Counsel submitted that the present case was more complicated than the facts in Bromham because of the personal injuries sustained by the first pursuer.

[8]Lady Cosgrove's decision was considered by Temporary Judge T.G. Coutts, Q.C., in Boyce v Sherrie, 1998 S.L.T. 611. In that case the parents of a child who had been killed in a road accident sought damages for loss of society. The defender argued that there was special cause for withholding the case from a jury on the basis that the pursuers appeared to be seeking solatium for "pathological grief" caused by the death of their daughter in addition to damages for loss of society, and that the overlap between the two claims could cause confusion in the minds of the jury. During the course of the hearing the pursuers undertook that the only evidence to be led in support of their distress would be their own evidence. In allowing issues, the temporary judge stated (at page 612I-J):

"In the present case I saw no reason to withhold the case from jury trial. In my opinion special cause was not shown by the defender. In avoiding the issues raised as complicating factors in the cited cases, counsel no doubt exercised a wise discretion. I would not wish it to be assumed, however, that I would have agreed with the opinion in Bromham that concurrent claims for solatium for distress and for loss of society were unsuitable for jury trial. Perhaps they were in that particular case, but I would not assent to any general proposition that if a parent claiming damages for the loss of a child sought to aver specific injury to them in addition to loss of society, they would be deprived of their entitlement to trial by jury."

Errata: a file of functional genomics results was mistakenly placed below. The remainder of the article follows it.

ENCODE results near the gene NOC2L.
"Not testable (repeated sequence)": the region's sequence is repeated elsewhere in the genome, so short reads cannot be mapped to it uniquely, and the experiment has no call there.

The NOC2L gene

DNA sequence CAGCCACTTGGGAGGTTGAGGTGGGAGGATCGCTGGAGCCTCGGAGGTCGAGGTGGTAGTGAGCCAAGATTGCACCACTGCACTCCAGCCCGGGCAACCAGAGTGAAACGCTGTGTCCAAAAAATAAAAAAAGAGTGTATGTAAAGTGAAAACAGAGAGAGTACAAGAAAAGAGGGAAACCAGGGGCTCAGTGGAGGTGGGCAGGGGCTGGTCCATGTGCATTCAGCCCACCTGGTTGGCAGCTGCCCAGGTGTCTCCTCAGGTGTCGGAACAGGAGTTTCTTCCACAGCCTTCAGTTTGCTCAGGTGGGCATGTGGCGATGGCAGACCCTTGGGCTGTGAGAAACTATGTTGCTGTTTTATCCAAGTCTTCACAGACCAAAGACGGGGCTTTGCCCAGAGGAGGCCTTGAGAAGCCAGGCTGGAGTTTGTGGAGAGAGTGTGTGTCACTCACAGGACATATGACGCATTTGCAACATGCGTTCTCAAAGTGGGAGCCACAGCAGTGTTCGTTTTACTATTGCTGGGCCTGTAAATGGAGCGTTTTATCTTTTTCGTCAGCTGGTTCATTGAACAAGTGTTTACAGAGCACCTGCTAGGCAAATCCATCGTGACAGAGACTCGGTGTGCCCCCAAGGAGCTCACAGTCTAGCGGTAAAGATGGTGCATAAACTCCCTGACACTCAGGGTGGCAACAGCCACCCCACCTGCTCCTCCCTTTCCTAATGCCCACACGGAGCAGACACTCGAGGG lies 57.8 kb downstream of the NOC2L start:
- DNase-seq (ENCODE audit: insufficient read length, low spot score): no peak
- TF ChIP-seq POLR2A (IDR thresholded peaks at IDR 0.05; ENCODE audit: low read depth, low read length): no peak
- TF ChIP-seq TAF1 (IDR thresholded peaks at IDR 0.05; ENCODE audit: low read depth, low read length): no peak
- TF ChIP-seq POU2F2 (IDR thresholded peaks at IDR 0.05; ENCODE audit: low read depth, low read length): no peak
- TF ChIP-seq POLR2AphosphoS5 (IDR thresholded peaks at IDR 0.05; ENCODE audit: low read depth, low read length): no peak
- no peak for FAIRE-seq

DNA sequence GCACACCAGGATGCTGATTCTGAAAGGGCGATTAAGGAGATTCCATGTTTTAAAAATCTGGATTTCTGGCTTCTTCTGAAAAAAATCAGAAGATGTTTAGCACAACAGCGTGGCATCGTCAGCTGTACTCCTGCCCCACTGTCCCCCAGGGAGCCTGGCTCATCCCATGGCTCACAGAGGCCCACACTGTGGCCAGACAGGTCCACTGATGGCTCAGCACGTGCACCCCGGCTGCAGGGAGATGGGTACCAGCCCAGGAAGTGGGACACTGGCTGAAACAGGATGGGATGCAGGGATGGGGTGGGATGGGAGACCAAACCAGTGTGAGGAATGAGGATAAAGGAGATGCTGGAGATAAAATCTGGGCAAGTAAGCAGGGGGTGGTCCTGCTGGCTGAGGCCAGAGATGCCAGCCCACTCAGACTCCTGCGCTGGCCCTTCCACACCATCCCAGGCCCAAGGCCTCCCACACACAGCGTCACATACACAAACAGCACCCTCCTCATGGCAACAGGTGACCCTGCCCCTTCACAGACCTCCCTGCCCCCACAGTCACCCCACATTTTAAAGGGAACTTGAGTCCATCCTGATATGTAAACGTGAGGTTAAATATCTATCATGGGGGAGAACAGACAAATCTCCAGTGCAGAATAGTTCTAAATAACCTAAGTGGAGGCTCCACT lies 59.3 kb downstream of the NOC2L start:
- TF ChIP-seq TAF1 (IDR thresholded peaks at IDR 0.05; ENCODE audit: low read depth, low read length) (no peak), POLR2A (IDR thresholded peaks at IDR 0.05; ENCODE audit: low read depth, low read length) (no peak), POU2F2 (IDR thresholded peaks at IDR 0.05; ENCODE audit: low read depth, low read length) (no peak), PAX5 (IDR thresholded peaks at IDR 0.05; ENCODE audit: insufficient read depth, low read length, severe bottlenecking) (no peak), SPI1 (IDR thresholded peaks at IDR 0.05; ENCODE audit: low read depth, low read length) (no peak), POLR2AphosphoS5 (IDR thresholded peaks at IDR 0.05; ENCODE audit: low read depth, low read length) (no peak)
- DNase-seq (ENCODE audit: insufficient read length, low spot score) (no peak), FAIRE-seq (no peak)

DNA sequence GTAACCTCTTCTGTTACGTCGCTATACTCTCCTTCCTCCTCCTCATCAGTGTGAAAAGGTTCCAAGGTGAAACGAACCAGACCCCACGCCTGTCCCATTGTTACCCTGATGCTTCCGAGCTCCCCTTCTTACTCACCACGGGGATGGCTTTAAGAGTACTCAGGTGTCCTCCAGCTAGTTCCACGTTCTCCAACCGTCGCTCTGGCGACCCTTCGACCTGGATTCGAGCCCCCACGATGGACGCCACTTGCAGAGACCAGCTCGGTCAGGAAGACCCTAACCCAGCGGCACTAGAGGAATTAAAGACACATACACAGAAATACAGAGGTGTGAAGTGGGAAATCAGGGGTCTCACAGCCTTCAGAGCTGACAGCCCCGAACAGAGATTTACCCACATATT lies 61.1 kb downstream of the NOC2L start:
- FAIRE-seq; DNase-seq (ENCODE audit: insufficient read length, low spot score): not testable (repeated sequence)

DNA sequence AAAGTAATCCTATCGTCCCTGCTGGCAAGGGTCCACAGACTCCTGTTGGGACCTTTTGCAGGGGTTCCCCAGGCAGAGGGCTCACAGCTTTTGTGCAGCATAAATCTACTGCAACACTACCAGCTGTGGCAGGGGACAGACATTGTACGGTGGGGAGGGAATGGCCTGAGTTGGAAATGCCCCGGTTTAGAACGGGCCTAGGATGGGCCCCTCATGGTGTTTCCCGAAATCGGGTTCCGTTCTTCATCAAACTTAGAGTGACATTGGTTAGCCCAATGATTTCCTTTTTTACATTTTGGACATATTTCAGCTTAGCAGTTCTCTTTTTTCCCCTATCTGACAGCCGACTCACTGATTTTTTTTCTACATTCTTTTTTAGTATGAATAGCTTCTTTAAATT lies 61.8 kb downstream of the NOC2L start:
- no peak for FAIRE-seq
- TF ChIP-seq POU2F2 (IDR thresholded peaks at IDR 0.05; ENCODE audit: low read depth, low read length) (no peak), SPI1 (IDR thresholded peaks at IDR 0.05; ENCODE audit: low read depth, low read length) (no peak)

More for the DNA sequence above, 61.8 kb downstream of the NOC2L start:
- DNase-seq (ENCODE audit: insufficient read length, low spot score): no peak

[9]In a subsequent case, Beaton v Cain, 2000 S.L.T. 920, Temporary Judge T.G. Coutts, Q.C., observed that Boyce was a rather special case which differed from Beaton in that there were no averments in it which carried any implication of medical treatment and no medical evidence was to be led, whereas in Beaton there was at least an implication from the averments that ante-depressant treatment had been prescribed, which pointed to an effect beyond that of grief and sorrow and implied the suffering of personal injury. The temporary judge in Beaton found that the presence in the pleadings of the word "distress" and the level of ambiguity about what it was that the pursuers were putting forward as relevant to their section 1(4) claim, were one of several reasons to justify withholding that case from the jury.